by Wayne Kurzen, Guest Columnist
I am a strong believer in gut instinct in many instances—but there are times that instinct can prove fatal in both life and business. As a business owner, coach and pilot with over 10,000 hours, I often see a strong correlation between flying in inclement weather conditions – pilots call it “the soup” – and running a business. In both situations, people who survive another day have had to overcome what they think they know in order to discipline themselves to obey the instruments by which they should abide.
In the soup, a pilot’s biggest challenge is vertigo. Were you ever swung around in fast circles as a child? The disorientation you felt was vertigo. The sensation of imbalance comes from our inner ear, which gives us a sense of our relationship to gravity. In the soup, aircraft maneuvers put “G forces” on our body that create a false sense of gravity. When pilots fly in the soup, we have to constantly crosscheck the primary instruments that display the physical reality our bodies no longer sense. When there is a conflict between the information the instruments provide and what our bodies tell us, we get vertigo, which is a powerful state of confusion.
The ocean graves of John F. Kennedy, Jr., his wife, Carolyn Bessette-Kennedy, and sister-in-law, Lauren Bessette are testimony to what can happen when we obey our inner feeling and do not override strong sensations of vertigo to discipline ourselves to trust our instruments.
In business, the flight instruments that convey reality are the measurements or metrics you have developed for your company Scorecard. Running a business without good data is like flying by the seat of our pants – trusting false feelings.
Many companies have not mastered their data. Too often, leadership teams:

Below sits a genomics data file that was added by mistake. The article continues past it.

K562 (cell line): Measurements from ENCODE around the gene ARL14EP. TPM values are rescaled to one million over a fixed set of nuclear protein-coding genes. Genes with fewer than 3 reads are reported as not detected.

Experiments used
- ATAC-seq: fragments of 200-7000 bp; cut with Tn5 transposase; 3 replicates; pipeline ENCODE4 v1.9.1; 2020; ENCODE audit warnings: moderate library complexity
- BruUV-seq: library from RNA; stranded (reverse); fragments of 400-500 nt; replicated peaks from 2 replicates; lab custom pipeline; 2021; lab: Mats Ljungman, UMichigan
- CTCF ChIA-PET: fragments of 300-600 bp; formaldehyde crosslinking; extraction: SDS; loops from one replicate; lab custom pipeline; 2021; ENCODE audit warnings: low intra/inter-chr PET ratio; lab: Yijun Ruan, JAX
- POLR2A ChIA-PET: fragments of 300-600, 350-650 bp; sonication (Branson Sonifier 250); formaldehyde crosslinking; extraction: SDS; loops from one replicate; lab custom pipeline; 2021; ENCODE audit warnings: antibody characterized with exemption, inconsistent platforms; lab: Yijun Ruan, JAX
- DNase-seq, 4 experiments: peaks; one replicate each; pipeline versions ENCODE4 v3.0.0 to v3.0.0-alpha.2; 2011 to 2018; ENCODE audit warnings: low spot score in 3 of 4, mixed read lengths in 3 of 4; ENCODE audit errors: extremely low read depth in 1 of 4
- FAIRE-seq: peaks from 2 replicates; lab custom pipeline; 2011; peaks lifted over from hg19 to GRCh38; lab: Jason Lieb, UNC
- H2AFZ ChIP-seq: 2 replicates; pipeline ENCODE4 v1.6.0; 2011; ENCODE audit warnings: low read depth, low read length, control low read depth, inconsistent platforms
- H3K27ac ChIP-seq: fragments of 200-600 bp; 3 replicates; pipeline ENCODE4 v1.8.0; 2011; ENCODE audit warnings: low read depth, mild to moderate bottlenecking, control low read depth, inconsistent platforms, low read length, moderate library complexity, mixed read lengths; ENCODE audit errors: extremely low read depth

- Look at the wrong numbers – or don’t review at all
- Work with unreliable numbers
- Try to master too many numbers
- Focus on the wrong targets (benchmarks)
- Don’t crosscheck numbers to ensure balance
- Disregard the history – don’t see the trends
Aviation and behavior engineers spend many hours developing the right instruments, right displays and right configuration that will allow them to quickly “get a grip” on the pulse of the airplane—and pilots spend many hours in a simulator practicing the discipline of correctly interpreting the instruments and responding appropriately to the indicators.
Have you given the same thought and discipline to your company Scorecard?
In pilot lingo, follow your instruments (Scorecard) or risk becoming a “smoking hole”! Become the pilot-in-command of your business with a Scorecard (overview), crosscheck systems (reality) and response mechanisms (plan).
This is a great topic for your next leadership team meeting. Does your company have a scorecard that you can read and trust?
© 2013 Wayne Kurzen. Wayne, founder and owner of The Kurzen Group, is a multi-time national award winning business coach, and executive trainer with over 35 years of experience. He is currently a Certified EOS Implementer.